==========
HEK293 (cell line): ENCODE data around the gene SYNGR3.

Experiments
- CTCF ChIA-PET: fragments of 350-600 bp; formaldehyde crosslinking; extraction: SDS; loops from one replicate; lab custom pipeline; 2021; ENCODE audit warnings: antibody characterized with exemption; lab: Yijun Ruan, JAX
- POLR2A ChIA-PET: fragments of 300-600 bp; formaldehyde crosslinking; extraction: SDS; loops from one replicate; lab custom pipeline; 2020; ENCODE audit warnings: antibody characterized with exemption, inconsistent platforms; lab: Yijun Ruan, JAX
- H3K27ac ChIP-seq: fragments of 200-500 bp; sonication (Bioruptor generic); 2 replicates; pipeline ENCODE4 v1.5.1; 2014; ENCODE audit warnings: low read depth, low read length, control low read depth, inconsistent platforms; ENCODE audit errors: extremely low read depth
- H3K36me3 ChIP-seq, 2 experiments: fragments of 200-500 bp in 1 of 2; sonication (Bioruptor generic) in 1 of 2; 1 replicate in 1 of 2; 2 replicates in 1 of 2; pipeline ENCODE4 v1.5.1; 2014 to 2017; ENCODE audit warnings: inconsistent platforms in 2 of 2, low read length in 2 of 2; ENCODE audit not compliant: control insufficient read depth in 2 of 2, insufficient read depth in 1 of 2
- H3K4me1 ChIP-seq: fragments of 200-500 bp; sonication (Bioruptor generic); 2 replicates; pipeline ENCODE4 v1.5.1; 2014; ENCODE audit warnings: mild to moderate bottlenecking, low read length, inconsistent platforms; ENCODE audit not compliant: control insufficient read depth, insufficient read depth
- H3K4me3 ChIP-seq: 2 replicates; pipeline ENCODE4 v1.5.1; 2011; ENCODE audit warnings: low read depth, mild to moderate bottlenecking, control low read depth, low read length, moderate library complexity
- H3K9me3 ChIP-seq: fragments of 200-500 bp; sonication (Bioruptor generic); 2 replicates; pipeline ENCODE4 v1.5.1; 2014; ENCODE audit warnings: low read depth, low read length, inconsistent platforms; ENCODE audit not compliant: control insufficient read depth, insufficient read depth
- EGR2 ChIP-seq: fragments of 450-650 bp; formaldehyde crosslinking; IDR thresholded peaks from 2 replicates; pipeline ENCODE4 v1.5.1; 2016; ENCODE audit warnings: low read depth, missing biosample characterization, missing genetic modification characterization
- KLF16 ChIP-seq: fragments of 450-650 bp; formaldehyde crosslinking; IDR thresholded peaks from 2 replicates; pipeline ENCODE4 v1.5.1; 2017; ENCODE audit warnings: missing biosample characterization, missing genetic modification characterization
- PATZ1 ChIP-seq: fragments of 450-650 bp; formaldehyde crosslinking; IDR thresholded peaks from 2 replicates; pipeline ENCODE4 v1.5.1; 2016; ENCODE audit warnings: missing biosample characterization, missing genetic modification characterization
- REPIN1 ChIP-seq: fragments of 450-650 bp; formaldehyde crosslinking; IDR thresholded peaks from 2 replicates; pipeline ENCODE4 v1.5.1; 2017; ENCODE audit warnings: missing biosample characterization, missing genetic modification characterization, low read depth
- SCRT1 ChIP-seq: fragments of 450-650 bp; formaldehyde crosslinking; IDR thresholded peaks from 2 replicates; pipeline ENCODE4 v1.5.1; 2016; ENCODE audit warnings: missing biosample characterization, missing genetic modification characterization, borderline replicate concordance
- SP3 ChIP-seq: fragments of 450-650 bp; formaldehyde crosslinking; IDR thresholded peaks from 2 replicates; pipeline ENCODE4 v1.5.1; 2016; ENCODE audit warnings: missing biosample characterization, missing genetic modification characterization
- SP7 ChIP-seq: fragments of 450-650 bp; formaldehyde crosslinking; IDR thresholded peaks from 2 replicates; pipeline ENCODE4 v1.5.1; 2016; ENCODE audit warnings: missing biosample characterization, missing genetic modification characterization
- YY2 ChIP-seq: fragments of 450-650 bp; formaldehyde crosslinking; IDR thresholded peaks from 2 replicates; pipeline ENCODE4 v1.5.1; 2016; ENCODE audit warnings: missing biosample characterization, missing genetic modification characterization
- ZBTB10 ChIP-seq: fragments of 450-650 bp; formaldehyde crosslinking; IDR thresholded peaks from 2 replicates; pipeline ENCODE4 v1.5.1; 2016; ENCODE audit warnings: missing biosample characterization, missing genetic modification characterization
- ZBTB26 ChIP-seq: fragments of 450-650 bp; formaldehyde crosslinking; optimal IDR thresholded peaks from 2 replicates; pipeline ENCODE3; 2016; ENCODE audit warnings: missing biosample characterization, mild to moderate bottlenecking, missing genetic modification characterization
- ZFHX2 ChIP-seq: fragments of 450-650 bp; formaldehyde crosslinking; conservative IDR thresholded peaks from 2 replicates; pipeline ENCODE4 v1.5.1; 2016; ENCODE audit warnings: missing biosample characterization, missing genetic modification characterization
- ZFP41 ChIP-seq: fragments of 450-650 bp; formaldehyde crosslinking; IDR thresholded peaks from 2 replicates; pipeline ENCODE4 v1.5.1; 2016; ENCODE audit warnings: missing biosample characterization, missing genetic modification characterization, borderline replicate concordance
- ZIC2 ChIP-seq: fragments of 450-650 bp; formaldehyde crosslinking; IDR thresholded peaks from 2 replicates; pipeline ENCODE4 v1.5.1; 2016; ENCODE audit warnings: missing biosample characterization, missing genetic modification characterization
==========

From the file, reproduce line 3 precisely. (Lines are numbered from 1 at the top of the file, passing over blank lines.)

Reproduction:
- CTCF ChIA-PET: fragments of 350-600 bp; formaldehyde crosslinking; extraction: SDS; loops from one replicate; lab custom pipeline; 2021; ENCODE audit warnings: antibody characterized with exemption; lab: Yijun Ruan, JAX